Lysosome

lysosomallysosomeslysosomal enzymesendolysosomelysozomeendolysosomal systemlysosomal activitylysosomal enzymenon-lysosomalysosomal
A lysosome is a membrane-bound organelle found in many animal cells and most plant cells.wikipedia
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Vesicle (biology and chemistry)

vesiclesvesiclevesicular
They are spherical vesicles that contain hydrolytic enzymes that can break down many kinds of biomolecules.
Alternatively, they may be prepared artificially, in which case they are called liposomes (not to be confused with lysosomes).

Christian de Duve

De DuveDe Duve, ChristianDe Duve, Christian Rene
They were discovered and named by Belgian biologist Christian de Duve, who eventually received the Nobel Prize in Physiology or Medicine in 1974.
He made serendipitous discoveries of two cell organelles, peroxisome and lysosome, for which he shared the Nobel Prize in Physiology or Medicine in 1974 with Albert Claude and George E. Palade ("for their discoveries concerning the structural and functional organization of the cell").

Autophagy

macroautophagyautophagicautophagic pathway
Material from outside the cell is taken-up through endocytosis, while material from the inside of the cell is digested through autophagy. In addition to being able to break down polymers, lysosomes are capable of fusing with other organelles & digesting large structures or cellular debris; through cooperation with phagosomes, they are able to conduct autophagy, clearing out damaged structures.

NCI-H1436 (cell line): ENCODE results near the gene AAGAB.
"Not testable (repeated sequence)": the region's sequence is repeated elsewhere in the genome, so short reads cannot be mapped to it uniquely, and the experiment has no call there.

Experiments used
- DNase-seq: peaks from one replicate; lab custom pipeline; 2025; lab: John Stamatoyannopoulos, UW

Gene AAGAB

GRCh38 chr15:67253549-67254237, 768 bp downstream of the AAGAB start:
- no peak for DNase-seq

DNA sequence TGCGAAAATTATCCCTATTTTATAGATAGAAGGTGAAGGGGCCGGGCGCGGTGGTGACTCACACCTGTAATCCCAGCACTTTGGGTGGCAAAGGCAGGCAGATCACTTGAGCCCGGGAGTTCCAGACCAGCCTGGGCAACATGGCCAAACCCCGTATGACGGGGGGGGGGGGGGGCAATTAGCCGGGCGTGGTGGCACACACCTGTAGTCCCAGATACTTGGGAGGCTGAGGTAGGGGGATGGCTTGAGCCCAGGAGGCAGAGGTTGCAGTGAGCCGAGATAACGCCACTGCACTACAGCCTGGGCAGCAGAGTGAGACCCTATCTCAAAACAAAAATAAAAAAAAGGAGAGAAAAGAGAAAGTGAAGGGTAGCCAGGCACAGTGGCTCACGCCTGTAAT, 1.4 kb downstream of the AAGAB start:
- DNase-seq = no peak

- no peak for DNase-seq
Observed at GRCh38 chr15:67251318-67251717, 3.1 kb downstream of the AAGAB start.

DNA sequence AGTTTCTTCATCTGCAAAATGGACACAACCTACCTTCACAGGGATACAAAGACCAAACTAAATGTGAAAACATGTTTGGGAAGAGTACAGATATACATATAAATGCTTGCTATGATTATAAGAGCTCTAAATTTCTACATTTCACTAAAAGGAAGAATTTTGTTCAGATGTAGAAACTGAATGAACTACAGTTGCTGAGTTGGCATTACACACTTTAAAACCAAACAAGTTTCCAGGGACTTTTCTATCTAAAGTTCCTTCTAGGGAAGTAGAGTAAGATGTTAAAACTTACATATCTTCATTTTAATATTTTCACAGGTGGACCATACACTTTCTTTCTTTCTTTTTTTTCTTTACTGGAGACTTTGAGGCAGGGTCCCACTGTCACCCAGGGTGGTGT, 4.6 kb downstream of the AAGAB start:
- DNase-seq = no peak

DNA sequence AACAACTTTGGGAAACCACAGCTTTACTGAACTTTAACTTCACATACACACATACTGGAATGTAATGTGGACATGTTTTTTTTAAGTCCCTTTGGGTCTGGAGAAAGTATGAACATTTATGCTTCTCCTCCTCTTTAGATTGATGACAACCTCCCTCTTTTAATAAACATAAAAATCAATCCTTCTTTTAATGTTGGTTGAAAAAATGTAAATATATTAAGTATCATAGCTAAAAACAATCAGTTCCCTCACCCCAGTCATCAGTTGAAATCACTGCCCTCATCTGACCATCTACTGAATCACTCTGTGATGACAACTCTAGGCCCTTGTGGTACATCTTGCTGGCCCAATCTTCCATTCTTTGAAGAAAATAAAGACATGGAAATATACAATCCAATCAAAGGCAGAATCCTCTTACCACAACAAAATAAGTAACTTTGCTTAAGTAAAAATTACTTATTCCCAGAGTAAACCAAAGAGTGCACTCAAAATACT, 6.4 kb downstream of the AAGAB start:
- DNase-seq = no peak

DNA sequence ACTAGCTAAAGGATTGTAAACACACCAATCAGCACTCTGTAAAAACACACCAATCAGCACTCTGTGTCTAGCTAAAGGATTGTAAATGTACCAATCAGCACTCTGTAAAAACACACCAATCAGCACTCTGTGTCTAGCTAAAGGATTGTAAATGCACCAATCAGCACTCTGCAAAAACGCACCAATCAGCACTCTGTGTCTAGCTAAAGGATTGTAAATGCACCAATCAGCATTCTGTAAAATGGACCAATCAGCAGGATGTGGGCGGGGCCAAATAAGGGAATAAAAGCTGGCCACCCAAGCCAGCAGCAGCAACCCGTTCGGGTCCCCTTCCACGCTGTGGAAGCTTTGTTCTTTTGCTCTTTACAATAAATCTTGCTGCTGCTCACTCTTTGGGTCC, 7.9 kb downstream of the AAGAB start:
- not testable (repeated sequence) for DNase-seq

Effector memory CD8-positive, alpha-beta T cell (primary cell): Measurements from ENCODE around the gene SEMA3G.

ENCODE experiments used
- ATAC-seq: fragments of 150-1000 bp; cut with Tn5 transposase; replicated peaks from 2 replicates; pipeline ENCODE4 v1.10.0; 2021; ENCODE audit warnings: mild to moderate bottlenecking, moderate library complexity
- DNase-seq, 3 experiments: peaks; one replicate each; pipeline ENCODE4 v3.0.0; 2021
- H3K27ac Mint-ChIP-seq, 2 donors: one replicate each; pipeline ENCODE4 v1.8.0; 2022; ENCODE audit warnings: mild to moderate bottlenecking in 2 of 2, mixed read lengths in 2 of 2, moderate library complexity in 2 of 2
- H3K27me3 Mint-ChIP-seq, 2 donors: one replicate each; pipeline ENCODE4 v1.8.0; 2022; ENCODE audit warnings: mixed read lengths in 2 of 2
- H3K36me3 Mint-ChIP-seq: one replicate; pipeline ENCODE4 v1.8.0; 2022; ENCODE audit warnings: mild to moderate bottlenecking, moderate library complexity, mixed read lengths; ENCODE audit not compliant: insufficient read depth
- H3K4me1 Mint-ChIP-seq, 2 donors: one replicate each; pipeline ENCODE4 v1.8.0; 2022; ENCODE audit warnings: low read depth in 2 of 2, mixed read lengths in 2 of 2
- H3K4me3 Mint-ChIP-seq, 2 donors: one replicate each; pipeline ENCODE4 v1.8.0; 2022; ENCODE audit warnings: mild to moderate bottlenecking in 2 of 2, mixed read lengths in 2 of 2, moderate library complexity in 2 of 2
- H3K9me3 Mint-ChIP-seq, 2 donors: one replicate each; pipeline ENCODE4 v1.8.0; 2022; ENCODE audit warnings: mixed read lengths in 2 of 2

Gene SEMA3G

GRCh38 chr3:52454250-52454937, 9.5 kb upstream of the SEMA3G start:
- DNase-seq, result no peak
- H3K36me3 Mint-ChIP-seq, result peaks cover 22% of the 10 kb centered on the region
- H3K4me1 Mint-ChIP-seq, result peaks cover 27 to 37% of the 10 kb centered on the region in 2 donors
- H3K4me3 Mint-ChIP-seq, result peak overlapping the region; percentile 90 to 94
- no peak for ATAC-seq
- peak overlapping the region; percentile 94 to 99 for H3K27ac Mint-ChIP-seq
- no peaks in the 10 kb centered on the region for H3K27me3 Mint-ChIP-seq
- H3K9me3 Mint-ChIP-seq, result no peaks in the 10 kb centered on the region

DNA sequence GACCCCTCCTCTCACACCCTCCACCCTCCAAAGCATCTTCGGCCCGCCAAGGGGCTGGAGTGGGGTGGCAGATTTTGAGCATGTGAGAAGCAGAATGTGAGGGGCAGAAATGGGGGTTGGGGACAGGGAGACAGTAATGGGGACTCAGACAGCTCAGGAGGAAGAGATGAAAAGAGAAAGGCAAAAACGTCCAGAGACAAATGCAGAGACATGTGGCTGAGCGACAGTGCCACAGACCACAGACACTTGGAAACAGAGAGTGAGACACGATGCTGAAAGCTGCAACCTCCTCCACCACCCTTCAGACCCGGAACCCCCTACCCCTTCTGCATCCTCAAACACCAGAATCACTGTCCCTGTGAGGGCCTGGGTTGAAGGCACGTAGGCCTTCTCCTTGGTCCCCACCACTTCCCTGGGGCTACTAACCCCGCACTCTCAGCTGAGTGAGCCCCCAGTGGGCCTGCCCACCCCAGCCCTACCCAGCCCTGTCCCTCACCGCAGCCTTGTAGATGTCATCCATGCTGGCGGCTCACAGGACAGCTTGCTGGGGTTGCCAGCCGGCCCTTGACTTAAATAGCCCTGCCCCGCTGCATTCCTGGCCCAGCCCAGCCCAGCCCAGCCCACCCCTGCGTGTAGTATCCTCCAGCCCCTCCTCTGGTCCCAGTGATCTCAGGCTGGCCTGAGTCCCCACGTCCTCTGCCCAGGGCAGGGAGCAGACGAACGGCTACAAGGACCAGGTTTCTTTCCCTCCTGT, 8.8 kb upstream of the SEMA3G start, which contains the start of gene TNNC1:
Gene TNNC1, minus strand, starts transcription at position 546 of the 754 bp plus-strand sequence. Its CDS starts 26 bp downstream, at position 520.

The autophagosome eventually fuses with lysosomes and the contents are degraded and recycled.

Lumen (anatomy)

lumenluminallumina
A lysosome has a specific composition, of both its membrane proteins, and its lumenal proteins.
*thylakoid, endoplasmic reticulum, Golgi apparatus, lysosome, mitochondrion, or microtubule

Cell (biology)

cellcellscellular
A lysosome is a membrane-bound organelle found in many animal cells and most plant cells.
Some (such as the nucleus and golgi apparatus) are typically solitary, while others (such as mitochondria, chloroplasts, peroxisomes and lysosomes) can be numerous (hundreds to thousands).

Mannose 6-phosphate

mannose-6-phosphate
Enzymes destined for a lysosome are specifically tagged with the molecule mannose 6-phosphate, so that they are properly sorted into acidified vesicles.
M6P is a key targeting signal for acid hydrolase precursor proteins that are destined for transport to lysosomes.

Liposome

liposomesliposomallipid shell
Lysosomes should not be confused with liposomes, or with micelles.
Liposomes should not be confused with lysosomes, or with micelles and reverse micelles composed of monolayers.

Golgi apparatus

Golgitrans-Golgi networkGolgi bodies
The enzymes are imported from the Golgi apparatus in small vesicles, which fuse with larger acidic vesicles.
The CGN is the first cisternal structure, and the TGN is the final, from which proteins are packaged into vesicles destined to lysosomes, secretory vesicles, or the cell surface.

Acid phosphatase

acid phosphatases
To estimate this enzyme activity, they used that of standardised enzyme acid phosphatase, and found that the activity was only 10% of the expected value.